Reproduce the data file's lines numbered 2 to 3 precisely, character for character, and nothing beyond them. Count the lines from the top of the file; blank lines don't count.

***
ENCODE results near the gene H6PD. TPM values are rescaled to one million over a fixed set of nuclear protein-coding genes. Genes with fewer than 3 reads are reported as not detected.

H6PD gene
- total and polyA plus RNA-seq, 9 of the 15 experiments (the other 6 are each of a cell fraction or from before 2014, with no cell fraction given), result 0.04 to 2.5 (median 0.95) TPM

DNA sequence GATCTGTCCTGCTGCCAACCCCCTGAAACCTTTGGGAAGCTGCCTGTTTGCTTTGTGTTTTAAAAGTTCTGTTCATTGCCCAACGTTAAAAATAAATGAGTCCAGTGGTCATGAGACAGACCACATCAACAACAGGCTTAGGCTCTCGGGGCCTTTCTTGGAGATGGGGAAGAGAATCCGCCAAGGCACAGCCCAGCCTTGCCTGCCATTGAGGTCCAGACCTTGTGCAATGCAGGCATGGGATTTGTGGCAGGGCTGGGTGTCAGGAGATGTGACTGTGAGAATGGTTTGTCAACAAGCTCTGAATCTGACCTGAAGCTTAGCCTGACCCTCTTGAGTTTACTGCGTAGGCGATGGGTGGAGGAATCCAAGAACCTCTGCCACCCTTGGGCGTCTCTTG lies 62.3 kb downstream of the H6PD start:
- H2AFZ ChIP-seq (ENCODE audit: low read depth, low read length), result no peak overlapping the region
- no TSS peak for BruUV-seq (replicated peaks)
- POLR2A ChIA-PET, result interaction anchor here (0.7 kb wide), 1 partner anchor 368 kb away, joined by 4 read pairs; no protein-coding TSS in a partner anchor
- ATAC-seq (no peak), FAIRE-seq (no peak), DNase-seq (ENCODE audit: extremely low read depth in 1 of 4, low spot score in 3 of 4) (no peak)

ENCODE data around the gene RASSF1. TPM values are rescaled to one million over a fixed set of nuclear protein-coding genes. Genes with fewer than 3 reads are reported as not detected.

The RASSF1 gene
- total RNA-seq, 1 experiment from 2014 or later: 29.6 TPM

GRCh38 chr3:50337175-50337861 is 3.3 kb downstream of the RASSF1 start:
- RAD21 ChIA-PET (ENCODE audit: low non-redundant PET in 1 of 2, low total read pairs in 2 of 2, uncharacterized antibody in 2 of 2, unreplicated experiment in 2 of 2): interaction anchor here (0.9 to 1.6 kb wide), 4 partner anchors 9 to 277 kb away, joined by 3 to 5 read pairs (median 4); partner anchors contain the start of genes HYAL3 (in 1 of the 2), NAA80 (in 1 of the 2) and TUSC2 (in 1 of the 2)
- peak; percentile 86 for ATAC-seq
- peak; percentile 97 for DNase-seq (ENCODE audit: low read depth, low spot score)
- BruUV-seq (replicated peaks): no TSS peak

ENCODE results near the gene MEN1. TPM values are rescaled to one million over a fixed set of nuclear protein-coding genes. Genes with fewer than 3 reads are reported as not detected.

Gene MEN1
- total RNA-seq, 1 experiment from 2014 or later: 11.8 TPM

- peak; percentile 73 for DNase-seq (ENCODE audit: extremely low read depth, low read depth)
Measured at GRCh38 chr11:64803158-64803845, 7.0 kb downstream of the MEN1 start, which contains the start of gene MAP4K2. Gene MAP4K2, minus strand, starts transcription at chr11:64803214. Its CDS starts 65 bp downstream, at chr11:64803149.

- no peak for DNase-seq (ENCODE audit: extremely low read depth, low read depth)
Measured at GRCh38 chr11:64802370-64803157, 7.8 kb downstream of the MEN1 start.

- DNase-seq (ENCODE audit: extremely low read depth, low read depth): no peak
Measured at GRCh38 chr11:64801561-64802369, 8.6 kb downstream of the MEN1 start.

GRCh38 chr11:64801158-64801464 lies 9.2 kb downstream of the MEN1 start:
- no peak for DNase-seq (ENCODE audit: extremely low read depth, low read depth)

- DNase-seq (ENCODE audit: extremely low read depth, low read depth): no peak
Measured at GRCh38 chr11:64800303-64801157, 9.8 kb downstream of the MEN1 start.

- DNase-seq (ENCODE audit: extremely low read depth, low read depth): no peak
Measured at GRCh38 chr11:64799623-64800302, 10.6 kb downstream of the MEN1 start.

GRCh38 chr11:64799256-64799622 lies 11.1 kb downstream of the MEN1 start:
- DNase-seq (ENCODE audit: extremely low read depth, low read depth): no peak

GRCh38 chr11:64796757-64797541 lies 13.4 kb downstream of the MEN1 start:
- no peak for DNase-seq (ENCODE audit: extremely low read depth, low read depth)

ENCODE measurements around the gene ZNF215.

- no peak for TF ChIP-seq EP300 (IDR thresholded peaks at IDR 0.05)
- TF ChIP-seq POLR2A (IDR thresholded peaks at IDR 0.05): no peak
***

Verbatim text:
H6PD gene
- total and polyA plus RNA-seq, 9 of the 15 experiments (the other 6 are each of a cell fraction or from before 2014, with no cell fraction given), result 0.04 to 2.5 (median 0.95) TPM